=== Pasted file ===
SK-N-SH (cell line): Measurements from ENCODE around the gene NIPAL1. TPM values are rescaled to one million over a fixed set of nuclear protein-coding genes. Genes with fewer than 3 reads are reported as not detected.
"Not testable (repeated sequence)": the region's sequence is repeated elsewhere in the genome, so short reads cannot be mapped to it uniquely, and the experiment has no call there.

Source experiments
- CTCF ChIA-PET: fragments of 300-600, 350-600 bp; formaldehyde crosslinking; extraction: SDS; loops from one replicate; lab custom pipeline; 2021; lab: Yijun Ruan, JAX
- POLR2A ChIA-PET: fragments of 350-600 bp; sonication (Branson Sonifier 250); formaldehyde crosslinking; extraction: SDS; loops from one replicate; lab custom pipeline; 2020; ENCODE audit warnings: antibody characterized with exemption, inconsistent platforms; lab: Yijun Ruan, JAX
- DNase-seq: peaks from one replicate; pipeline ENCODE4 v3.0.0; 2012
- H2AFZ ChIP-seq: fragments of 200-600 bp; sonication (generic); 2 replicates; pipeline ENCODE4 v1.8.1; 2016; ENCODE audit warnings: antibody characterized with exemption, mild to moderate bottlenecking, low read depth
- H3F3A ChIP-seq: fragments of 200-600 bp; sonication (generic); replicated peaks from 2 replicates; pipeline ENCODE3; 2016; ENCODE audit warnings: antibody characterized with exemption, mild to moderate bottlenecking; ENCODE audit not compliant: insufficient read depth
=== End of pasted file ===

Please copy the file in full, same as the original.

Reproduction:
SK-N-SH (cell line): Measurements from ENCODE around the gene NIPAL1. TPM values are rescaled to one million over a fixed set of nuclear protein-coding genes. Genes with fewer than 3 reads are reported as not detected.
"Not testable (repeated sequence)": the region's sequence is repeated elsewhere in the genome, so short reads cannot be mapped to it uniquely, and the experiment has no call there.

Source experiments
- CTCF ChIA-PET: fragments of 300-600, 350-600 bp; formaldehyde crosslinking; extraction: SDS; loops from one replicate; lab custom pipeline; 2021; lab: Yijun Ruan, JAX
- POLR2A ChIA-PET: fragments of 350-600 bp; sonication (Branson Sonifier 250); formaldehyde crosslinking; extraction: SDS; loops from one replicate; lab custom pipeline; 2020; ENCODE audit warnings: antibody characterized with exemption, inconsistent platforms; lab: Yijun Ruan, JAX
- DNase-seq: peaks from one replicate; pipeline ENCODE4 v3.0.0; 2012
- H2AFZ ChIP-seq: fragments of 200-600 bp; sonication (generic); 2 replicates; pipeline ENCODE4 v1.8.1; 2016; ENCODE audit warnings: antibody characterized with exemption, mild to moderate bottlenecking, low read depth
- H3F3A ChIP-seq: fragments of 200-600 bp; sonication (generic); replicated peaks from 2 replicates; pipeline ENCODE3; 2016; ENCODE audit warnings: antibody characterized with exemption, mild to moderate bottlenecking; ENCODE audit not compliant: insufficient read depth